- Election Day itself was also extremely busy, he said, with 10,000 votes being cast an hour.
- Even mail-in voting showed a rush of people requesting ballots as late as July 26, he said. That’s cutting it close to receive the ballot, mark it and get it postmarked or returned by Aug. 2.
- Ballots postmarked by then that haven’t arrived yet can still be counted if they reach the election office by the end of Friday.
Why? There are a lot of possible reasons why people were late to get their voting done, he said, from the crush of school and vacation to the national coverage that ramped up as the election neared.
- “For a lot of folks, it just finally got high enough on their priority list and they decided to vote either Monday or Tuesday,” he said.
Late rush delayed results: For the most part, the election night work went smoothly, Sherman said, although the high turnout did have an effect.
- The election office did not meet its goal of having its earliest returns announced at 7:30 p.m. as advertised. That was due at least in part to the large number of people still standing in line to vote when the polls closed at 7, he said.
- When that happens and the line is outside, an election worker goes out to stand at the end of the line, he said. People arriving late can still vote provisional ballots, with a decision announced at the canvass on whether to count them.
- Even though some other votes elsewhere have already been counted, their results cannot be announced until the last person in line has voted.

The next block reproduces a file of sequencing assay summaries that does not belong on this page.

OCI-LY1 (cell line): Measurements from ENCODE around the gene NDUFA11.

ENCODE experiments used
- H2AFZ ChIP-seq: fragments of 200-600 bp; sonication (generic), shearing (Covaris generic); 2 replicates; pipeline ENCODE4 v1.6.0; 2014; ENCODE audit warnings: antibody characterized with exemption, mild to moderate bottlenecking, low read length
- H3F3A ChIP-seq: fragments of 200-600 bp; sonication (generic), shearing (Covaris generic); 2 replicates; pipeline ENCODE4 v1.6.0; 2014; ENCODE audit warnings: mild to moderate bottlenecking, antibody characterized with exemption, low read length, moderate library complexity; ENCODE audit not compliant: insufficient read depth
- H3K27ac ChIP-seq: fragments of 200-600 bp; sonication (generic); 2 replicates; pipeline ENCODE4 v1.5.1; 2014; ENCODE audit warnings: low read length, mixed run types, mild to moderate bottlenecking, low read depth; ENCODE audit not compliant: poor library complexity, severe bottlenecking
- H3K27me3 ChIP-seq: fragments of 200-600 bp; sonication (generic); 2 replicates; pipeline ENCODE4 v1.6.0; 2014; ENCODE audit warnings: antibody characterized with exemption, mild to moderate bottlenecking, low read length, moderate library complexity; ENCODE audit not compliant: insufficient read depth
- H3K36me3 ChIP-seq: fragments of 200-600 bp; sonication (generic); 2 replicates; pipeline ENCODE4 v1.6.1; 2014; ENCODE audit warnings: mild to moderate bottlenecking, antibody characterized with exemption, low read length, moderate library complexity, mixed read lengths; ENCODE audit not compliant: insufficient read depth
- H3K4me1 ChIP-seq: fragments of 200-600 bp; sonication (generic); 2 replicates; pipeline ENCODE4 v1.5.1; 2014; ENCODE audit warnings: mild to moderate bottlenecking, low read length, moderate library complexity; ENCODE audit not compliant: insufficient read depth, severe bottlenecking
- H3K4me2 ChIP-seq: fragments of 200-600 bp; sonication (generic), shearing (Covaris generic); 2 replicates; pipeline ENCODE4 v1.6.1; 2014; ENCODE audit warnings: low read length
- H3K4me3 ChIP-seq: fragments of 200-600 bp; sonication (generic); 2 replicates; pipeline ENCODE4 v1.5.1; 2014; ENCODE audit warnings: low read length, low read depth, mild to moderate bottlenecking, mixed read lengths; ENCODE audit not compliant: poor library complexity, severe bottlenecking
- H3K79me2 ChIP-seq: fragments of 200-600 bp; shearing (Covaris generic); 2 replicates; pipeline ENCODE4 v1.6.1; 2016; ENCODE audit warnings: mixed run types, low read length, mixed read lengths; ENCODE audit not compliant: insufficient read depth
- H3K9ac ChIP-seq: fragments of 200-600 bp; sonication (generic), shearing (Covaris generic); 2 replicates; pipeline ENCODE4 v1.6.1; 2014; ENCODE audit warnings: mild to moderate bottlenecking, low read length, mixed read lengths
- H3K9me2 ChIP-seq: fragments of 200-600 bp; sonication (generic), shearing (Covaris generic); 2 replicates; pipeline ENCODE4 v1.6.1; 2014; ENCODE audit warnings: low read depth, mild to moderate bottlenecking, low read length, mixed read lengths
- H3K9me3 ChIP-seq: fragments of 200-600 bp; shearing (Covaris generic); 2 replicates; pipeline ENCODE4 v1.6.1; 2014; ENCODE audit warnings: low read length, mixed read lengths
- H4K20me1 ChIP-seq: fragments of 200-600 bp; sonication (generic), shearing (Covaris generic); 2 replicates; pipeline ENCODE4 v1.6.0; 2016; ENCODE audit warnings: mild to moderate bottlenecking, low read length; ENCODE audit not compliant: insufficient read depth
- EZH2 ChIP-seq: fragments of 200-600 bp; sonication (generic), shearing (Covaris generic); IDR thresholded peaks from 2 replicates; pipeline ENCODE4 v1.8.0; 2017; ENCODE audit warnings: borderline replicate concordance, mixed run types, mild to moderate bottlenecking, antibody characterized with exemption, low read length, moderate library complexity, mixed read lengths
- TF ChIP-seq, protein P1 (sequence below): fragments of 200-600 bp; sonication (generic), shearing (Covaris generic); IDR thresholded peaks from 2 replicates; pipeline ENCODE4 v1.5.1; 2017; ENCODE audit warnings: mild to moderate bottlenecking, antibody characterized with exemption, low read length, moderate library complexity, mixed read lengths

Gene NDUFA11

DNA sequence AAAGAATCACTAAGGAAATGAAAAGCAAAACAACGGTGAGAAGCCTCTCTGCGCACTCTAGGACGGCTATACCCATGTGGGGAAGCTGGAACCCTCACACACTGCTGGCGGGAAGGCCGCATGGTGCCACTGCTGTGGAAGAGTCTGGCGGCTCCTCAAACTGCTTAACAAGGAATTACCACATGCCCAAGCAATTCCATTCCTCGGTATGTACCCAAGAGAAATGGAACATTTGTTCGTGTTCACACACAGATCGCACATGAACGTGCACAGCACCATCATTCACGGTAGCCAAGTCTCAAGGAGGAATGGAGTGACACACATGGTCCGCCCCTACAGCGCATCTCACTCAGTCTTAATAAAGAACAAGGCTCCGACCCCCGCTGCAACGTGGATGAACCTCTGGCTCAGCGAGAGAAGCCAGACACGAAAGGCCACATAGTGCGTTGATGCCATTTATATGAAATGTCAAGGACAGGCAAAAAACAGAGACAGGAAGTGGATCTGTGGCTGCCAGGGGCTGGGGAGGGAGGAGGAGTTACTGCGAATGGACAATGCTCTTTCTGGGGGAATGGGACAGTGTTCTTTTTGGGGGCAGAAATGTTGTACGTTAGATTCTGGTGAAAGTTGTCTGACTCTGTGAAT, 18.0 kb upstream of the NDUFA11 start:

Any other issues? Otherwise the day passed with few significant problems, Sherman said.
- There was some confusion among voters on where their polling places were.
- There were also questions at at least one polling site about whether the ballot language of the abortion amendment taped on polling site door constituted an illegal sign urging a “Yes” vote, but Sherman said election staff is required to display the ballot language to voters.
- Except for a paper jam in one of the vote scanners caused by humidity (heat indexes on Election Day topped 100 degrees), the technology also was nearly flawless, he said.
What happens next: Election staffers now turn their attention to requirements for the vote canvass on Aug. 10, where the provisional ballots will be sorted and accounted for.
- Normally, the office must do a hand-count audit of 1% of precincts, which amounts to seven precincts, Sherman said.
- However this year a new law requires an audit of 10% of precincts in close races.
- Because Republican state treasurer candidates Steven Johnson and Caryn Tyson are current separated by just 771 votes statewide, Johnson County must hand count 61 precincts for that election, he said.
- At the canvass, Sherman will make recommendations on which provisional ballots should be counted, partially counted or not allowed.
- A provisional ballot is one where the voter’s eligibility is questioned. The vote totals become official once those questions are resolved.
Roxie Hammill is a freelance journalist who reports frequently for the Post and other Kansas City area publications. You can reach her at email@example.com.